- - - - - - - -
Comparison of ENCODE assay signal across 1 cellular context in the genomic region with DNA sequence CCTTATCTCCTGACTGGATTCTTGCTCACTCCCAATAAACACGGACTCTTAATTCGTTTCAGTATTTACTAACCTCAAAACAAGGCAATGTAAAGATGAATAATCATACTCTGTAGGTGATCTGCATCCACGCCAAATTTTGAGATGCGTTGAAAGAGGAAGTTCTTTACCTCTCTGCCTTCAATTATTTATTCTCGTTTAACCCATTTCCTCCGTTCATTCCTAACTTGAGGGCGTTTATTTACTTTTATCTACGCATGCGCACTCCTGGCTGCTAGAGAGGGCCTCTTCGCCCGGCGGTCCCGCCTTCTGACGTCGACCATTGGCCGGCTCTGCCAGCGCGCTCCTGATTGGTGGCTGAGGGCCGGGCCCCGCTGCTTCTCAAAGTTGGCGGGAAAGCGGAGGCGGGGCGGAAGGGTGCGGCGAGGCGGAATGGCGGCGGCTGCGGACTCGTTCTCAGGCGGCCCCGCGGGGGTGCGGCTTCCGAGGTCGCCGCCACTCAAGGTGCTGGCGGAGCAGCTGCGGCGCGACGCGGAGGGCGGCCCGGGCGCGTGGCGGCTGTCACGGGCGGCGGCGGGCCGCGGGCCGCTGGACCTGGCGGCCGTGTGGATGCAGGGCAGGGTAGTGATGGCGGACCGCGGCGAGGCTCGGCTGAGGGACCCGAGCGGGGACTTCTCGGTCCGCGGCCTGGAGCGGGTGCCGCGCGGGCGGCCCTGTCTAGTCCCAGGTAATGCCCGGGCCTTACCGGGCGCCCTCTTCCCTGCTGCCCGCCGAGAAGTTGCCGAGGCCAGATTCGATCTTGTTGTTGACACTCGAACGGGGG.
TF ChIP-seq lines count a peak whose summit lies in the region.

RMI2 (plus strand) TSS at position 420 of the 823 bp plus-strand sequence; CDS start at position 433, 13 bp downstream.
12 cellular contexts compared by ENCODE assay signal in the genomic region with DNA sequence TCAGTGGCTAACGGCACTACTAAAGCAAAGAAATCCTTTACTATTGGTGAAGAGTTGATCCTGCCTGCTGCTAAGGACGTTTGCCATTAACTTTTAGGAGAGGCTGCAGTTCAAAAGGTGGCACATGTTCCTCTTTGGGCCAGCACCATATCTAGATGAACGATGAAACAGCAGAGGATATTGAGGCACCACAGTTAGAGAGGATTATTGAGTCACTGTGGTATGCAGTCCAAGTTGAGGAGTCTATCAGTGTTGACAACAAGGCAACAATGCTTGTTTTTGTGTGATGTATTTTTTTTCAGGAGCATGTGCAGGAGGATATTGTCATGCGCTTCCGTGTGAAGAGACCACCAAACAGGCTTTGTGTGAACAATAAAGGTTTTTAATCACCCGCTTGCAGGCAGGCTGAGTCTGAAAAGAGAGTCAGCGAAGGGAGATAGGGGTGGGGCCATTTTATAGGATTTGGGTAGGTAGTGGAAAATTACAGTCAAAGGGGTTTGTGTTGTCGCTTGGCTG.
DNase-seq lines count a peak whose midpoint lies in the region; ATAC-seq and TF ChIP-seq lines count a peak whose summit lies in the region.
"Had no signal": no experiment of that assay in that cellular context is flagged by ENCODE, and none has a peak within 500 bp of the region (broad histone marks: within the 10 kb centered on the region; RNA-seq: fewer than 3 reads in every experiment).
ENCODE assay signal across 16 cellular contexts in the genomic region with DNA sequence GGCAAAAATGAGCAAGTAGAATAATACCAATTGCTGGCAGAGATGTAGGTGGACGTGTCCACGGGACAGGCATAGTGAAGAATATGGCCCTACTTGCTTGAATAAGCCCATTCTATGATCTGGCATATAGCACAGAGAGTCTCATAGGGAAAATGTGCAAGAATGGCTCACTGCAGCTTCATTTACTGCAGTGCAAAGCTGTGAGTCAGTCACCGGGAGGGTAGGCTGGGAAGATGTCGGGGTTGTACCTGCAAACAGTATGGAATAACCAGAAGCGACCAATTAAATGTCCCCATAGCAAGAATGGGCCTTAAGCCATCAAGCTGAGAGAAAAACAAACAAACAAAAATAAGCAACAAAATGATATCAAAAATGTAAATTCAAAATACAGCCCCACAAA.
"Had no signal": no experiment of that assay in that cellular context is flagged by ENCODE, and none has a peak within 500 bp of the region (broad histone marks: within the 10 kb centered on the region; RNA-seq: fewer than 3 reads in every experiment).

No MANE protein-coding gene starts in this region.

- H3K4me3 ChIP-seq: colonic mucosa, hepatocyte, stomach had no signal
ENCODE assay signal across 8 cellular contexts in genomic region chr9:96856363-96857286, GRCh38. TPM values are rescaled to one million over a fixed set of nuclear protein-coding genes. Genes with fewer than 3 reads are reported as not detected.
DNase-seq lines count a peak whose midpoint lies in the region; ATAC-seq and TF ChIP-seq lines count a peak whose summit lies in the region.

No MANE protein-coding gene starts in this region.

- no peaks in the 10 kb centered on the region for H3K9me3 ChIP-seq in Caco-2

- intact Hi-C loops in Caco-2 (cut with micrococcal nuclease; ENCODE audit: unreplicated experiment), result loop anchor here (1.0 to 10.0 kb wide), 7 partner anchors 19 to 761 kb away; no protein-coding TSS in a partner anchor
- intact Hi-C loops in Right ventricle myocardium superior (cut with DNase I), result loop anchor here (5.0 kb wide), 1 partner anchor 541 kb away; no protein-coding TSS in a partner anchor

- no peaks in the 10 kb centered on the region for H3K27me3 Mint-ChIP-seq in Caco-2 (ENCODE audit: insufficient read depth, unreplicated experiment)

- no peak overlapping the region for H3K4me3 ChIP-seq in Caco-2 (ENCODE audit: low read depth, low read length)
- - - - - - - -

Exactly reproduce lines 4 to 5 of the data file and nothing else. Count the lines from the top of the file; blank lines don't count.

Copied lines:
12 cellular contexts compared by ENCODE assay signal in the genomic region with DNA sequence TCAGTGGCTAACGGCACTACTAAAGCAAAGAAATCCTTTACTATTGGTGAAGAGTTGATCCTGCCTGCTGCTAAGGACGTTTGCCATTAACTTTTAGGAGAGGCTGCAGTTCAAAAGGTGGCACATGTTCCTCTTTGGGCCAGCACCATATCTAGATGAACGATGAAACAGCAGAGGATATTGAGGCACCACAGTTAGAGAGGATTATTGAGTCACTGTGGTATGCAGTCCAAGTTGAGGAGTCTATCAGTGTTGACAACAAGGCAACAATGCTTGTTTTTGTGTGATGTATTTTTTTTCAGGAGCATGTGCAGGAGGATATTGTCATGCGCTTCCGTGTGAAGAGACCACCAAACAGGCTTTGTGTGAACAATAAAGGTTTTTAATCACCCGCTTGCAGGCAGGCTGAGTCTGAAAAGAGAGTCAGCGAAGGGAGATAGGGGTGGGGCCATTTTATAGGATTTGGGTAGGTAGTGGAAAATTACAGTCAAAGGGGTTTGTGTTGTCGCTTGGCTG.
DNase-seq lines count a peak whose midpoint lies in the region; ATAC-seq and TF ChIP-seq lines count a peak whose summit lies in the region.